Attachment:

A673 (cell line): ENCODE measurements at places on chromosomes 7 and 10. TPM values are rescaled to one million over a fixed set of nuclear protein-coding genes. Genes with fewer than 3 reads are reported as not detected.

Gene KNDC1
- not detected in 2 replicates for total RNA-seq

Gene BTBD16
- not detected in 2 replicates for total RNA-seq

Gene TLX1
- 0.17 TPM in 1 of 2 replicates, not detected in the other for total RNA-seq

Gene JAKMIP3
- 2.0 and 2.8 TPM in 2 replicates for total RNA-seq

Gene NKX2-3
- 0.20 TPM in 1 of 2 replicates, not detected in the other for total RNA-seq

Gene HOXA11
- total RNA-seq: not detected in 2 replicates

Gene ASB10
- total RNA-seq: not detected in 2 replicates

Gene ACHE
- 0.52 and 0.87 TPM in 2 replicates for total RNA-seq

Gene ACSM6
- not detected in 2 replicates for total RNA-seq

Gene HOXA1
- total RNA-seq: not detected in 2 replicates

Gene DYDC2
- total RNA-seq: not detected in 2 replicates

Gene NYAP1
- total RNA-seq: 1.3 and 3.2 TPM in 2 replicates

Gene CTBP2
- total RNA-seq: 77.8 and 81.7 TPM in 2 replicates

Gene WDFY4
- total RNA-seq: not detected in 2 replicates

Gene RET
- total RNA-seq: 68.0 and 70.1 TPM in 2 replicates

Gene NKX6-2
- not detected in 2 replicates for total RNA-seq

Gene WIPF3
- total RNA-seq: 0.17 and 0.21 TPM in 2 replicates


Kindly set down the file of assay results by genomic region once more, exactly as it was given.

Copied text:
A673 (cell line): ENCODE measurements at places on chromosomes 7 and 10. TPM values are rescaled to one million over a fixed set of nuclear protein-coding genes. Genes with fewer than 3 reads are reported as not detected.

Gene KNDC1
- not detected in 2 replicates for total RNA-seq

Gene BTBD16
- not detected in 2 replicates for total RNA-seq

Gene TLX1
- 0.17 TPM in 1 of 2 replicates, not detected in the other for total RNA-seq

Gene JAKMIP3
- 2.0 and 2.8 TPM in 2 replicates for total RNA-seq

Gene NKX2-3
- 0.20 TPM in 1 of 2 replicates, not detected in the other for total RNA-seq

Gene HOXA11
- total RNA-seq: not detected in 2 replicates

Gene ASB10
- total RNA-seq: not detected in 2 replicates

Gene ACHE
- 0.52 and 0.87 TPM in 2 replicates for total RNA-seq

Gene ACSM6
- not detected in 2 replicates for total RNA-seq

Gene HOXA1
- total RNA-seq: not detected in 2 replicates

Gene DYDC2
- total RNA-seq: not detected in 2 replicates

Gene NYAP1
- total RNA-seq: 1.3 and 3.2 TPM in 2 replicates

Gene CTBP2
- total RNA-seq: 77.8 and 81.7 TPM in 2 replicates

Gene WDFY4
- total RNA-seq: not detected in 2 replicates

Gene RET
- total RNA-seq: 68.0 and 70.1 TPM in 2 replicates

Gene NKX6-2
- not detected in 2 replicates for total RNA-seq

Gene WIPF3
- total RNA-seq: 0.17 and 0.21 TPM in 2 replicates